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‘Rising crime’ piles pressure on French government

Unofficial figures published in a French newspaper on Tuesday suggest crime rates, notably violent offences, have risen dramatically in France. The figures were seized upon by opposition parties and provoked a fiery spat in parliament.

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Violent attacks against individuals have rocketed in France, with 44,000 offences committed in October, as unofficial figures published on Monday revealed crime has risen dramatically in the country.  

The latest crime data, which was published in right-wing daily Le Figaro, showed the level of violent attacks shot up by nine percent in October 2012 when compared to the same month in 2011.
 
In rural areas, the rise in the number of recorded acts of violence against individuals was even more marked, rising by a staggering 24.9%, although it is understood this can be attributed to a new system of recording crimes.
 
Offences against property, including theft and burglary, also rose by 8 percent over the same time period, while financial crimes soared by 18%.  Organised banditry, which includes offences like armed robbery, rose by 7.4%, according to the Le Figaro's figures, which noted the Interior Ministry as its source.
 
Even though the official figures were not due to be published by the government until the end of November, Le Figaro’s report was seized upon by France’s right-wing opposition groups keen to portray the Socialist government as being soft on crime.
 
‘Explosion of crime’
 
Eric Ciotti, the centre-right UMP member of parliament for Nice, who is considered the party’s security chief, denounced the “explosion of crime” under François Hollande’s administration.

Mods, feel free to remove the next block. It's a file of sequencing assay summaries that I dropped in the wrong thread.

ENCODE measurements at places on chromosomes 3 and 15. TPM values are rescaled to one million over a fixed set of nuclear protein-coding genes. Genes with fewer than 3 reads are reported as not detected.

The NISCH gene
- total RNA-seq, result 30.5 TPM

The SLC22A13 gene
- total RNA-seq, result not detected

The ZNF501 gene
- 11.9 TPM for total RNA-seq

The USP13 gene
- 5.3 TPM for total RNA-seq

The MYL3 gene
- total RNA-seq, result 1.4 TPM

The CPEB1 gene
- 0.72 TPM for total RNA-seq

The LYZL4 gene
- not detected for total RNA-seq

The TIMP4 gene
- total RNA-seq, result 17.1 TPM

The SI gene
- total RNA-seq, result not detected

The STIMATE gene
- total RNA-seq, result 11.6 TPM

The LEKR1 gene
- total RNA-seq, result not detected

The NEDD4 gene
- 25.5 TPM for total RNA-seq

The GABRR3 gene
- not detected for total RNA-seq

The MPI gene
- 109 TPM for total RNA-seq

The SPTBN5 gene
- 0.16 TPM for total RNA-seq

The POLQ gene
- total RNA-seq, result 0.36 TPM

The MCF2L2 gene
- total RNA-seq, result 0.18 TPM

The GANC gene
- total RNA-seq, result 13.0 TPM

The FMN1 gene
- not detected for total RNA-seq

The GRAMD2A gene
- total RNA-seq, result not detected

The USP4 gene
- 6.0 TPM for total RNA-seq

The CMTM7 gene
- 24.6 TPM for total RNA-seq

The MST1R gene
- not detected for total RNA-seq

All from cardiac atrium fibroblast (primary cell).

“Despite all the blustering from the government, all indicators for crime and delinquency are flashing red,” said Cotti.
 
Although France’s Interior Minister Manuel Valls was eager to play down the statistics, saying they were a legacy of the previous administrations “policy of setting targets”, he was clearly unnerved by their publication.
 
Later on Tuesday, when Valls faced repeated questions on the figures from his opposition rival Ciotti in parliament, he reacted angrily, accusing the opposition of being responsible for a rise in terrorism in France.
 
“The rise in crime is down to you. The cuts to the police force numbers are down to you and the return of terrorism in this country is down to you,” he blurted, to the outrage of the opposition.
 
‘Figures do not respond to reality’
 
Earlier, Valls’ Interior Ministry had moved quickly to defend its record on fighting crime, claiming the figures were a statistical anomaly for which the previous government was to blame.  
 
In a statement from the Ministry, Valls, who the public consider as the strongman of the Socialist government, insisted the crime figures “did not correspond to reality”.
 
The interior minister said the figures were ‘incomplete’ and can be explained by changes to the way in which crimes are reported and logged. He accused the previous regime of creating a “statistical time-bomb” for the new government by constantly postponing these changes when they were in power.
 
“If the figures look bad today, it is above all down to manipulations caused by the setting of targets by the previous government,” Valls said the statement.
 
Valls also re-avowed his determination to reform the system of logging crime stats to make it “totally transparent”.
 
Earlier this week, Valls announced a further measure aimed it improving crime fighting efforts by vowing to reform the body that investigates the police, the IGS, in order to make it more independent from the state.

 

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